DOwrite about what you know and have observed or experienced, not things beyond your personal development as a teenager. Book knowledge or secondhand information does not convey to the reader any sense of who you are.
DOwrite about something about which you feel strongly. If you write on a topic in which you have little interest or knowledge, your lack of sincerity and enthusiasm will show.
DOwrite about other people as well as about yourself. We are defined as individuals largely through relationships and experiences with others.
DObe experiential, but avoid too much imagery. Relate to the reader the full scope of an experience – sights, sounds, and maybe even smells. Be careful, however, not to overuse imagery; otherwise the essay may sound forced, unnatural and give the reader the impression you are trying too hard to be creative.
DON’Tlet others – especially your parents – decide for you what to write. Feel free to brainstorm with others for ideas, but don’t ask: “What should I write about?”
DON’Ttry to sell yourself or prove anything by convincing the reader how great you are, how smart you are, or how accomplished you are. Your definitive theories and brilliant solutions to global problems will not impress the admissions audience. Admit it: you have many more questions than answers at this point in your life. Use your essay as an opportunity to wonder about life, to pose thoughtful questions, to probe and investigate, but not to tell the reader “the way it is.”
DON’Ttry to write an important or scholarly essay. A well-researched essay that shows off your knowledge of a particular academic subject tells the reader nothing about you. The reader will only suspect that your essay is a recycled term paper.
We are pleased to share the 2015-2016 Essay Prompts with you.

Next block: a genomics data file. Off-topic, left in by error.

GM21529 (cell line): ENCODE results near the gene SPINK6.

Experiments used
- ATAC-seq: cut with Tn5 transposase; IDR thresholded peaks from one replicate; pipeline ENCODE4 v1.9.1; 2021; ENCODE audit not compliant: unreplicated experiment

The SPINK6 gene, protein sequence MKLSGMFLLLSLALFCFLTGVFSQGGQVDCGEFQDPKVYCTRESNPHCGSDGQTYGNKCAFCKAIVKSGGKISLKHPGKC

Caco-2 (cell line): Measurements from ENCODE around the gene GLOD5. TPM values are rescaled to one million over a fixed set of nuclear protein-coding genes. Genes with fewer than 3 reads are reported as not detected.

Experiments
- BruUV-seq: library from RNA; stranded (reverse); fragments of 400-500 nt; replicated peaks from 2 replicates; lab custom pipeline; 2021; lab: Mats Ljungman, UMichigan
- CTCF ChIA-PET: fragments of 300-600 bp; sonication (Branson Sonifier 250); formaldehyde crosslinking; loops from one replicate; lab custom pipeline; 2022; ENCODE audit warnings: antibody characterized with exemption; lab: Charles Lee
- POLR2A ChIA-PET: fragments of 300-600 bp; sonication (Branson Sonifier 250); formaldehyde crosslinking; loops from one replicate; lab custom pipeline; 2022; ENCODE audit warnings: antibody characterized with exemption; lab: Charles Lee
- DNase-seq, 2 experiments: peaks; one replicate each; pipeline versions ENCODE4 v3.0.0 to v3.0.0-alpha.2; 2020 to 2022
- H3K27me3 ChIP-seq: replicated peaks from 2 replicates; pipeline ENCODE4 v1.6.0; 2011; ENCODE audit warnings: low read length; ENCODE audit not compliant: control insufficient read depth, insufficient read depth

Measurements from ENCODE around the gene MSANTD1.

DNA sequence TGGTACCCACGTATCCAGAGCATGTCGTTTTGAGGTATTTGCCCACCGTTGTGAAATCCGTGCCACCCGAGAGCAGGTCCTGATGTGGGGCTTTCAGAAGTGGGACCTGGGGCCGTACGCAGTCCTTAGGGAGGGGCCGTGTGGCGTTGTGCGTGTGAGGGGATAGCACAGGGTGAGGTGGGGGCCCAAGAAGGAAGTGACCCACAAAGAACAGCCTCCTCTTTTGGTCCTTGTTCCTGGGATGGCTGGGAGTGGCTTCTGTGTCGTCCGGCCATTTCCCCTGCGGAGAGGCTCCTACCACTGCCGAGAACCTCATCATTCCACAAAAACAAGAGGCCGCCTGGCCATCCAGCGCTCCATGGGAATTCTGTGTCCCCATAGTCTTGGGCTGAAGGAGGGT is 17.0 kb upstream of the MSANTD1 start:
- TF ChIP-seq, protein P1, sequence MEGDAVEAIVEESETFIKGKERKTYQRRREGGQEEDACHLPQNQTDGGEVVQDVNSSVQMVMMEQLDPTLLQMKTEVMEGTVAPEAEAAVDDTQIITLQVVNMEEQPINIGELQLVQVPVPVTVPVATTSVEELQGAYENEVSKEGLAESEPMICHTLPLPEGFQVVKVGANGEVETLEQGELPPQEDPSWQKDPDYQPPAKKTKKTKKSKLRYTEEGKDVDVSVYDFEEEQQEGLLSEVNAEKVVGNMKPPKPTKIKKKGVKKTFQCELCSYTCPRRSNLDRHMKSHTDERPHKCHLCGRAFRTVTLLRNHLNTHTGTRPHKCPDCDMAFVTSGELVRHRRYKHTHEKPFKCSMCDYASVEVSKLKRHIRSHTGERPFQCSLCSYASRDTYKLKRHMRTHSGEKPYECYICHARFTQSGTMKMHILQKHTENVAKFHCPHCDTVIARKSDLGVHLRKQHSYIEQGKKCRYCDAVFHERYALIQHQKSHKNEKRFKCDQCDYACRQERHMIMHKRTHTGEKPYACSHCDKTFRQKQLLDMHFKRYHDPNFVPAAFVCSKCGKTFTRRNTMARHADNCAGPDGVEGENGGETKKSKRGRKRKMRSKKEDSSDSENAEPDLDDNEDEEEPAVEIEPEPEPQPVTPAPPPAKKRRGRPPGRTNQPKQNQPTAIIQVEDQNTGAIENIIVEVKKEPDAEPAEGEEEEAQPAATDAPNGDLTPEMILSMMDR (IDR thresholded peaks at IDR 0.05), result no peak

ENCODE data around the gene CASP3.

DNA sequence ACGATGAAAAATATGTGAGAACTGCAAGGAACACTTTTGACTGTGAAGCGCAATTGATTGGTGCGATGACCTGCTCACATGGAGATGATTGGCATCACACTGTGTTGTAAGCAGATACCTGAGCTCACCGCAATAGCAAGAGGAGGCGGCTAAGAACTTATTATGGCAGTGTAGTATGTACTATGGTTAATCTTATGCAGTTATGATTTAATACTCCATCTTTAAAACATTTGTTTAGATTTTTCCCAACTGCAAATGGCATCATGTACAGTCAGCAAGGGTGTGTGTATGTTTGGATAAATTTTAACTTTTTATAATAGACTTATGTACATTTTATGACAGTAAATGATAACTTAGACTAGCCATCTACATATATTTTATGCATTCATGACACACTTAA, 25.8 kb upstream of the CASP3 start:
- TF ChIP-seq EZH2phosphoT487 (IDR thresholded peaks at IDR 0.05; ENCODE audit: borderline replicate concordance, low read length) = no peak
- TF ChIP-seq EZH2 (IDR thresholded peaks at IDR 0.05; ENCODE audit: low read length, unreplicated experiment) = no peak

- Some students have a background, identity, interest, or talent that is so meaningful they believe their application would be incomplete without it. If this sounds like you, then please share your story.
- The lessons we take from failure can be fundamental to later success. Recount an incident or time when you experienced failure. How did it affect you, and what did you learn from the experience?
- Reflect on a time when you challenged a belief or idea. What prompted you to act? Would you make the same decision again?
- Describe a problem you’ve solved or a problem you’d like to solve. It can be an intellectual challenge, a research query, an ethical dilemma-anything that is of personal importance, no matter the scale. Explain its significance to you and what steps you took or could be taken to identify a solution.
- Discuss an accomplishment or event, formal or informal, that marked your transition from childhood to adulthood within your culture, community, or family.
The changes you see reflect the feedback and consensus of nearly 6000 individuals who responded to our recent survey. Among the survey highlights:
• 197 individual Member responses representing 110 Member institutions
• 5667 constituent responses (64% school counselors; 14% students; 11% independent educational consultants; 4% parents; 2% community based organizations; remainder = other)
• 82% of Members and 90% of constituents agree or strongly agree that the current prompts generate effective essays on the whole
• 62% of Members and 48% of constituents believe the “story/background” prompt is the most effective
• 76% of Members and 44% of constituents would like to see the “place where you’re content” prompt replaced
• 35% of Members and 30% of constituents feel that analytical ability and intellectual curiosity (as a combined percentage) are most the difficult attributes to convey through the current prompts
• 85% of Members and 82% of constituents feel the prompts should be left open to broad interpretation
• 3% of Member respondents suggested Topic of Your Choice as a new prompt
• 6% of constituent respondents suggested Topic of Your Choice as a new prompt, with the breakdown as follows: independent educational consultants (47%), community-based organizations (7%), school counselors (5%), parents (2%), other (2%), students (<1%)